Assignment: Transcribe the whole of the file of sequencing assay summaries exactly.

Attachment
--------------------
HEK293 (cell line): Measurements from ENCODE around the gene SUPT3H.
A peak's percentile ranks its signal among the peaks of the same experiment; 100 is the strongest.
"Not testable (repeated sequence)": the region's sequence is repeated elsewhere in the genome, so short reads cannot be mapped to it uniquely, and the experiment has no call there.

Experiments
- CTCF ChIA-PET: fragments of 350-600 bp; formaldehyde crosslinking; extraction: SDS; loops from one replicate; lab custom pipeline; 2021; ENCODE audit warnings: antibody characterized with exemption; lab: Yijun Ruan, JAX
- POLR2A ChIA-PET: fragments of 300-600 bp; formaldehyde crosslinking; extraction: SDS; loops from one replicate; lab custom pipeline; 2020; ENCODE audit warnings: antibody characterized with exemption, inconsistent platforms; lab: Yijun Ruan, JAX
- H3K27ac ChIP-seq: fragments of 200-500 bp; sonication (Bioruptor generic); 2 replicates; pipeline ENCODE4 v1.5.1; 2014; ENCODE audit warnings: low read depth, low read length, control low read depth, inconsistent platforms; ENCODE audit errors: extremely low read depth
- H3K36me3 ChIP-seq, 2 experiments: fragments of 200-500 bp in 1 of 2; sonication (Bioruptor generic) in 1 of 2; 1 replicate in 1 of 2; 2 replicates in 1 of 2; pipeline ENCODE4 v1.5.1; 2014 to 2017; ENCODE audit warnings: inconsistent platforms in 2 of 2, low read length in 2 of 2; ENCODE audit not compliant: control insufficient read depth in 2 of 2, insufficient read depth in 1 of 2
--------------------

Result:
HEK293 (cell line): Measurements from ENCODE around the gene SUPT3H.
A peak's percentile ranks its signal among the peaks of the same experiment; 100 is the strongest.
"Not testable (repeated sequence)": the region's sequence is repeated elsewhere in the genome, so short reads cannot be mapped to it uniquely, and the experiment has no call there.

Experiments
- CTCF ChIA-PET: fragments of 350-600 bp; formaldehyde crosslinking; extraction: SDS; loops from one replicate; lab custom pipeline; 2021; ENCODE audit warnings: antibody characterized with exemption; lab: Yijun Ruan, JAX
- POLR2A ChIA-PET: fragments of 300-600 bp; formaldehyde crosslinking; extraction: SDS; loops from one replicate; lab custom pipeline; 2020; ENCODE audit warnings: antibody characterized with exemption, inconsistent platforms; lab: Yijun Ruan, JAX
- H3K27ac ChIP-seq: fragments of 200-500 bp; sonication (Bioruptor generic); 2 replicates; pipeline ENCODE4 v1.5.1; 2014; ENCODE audit warnings: low read depth, low read length, control low read depth, inconsistent platforms; ENCODE audit errors: extremely low read depth
- H3K36me3 ChIP-seq, 2 experiments: fragments of 200-500 bp in 1 of 2; sonication (Bioruptor generic) in 1 of 2; 1 replicate in 1 of 2; 2 replicates in 1 of 2; pipeline ENCODE4 v1.5.1; 2014 to 2017; ENCODE audit warnings: inconsistent platforms in 2 of 2, low read length in 2 of 2; ENCODE audit not compliant: control insufficient read depth in 2 of 2, insufficient read depth in 1 of 2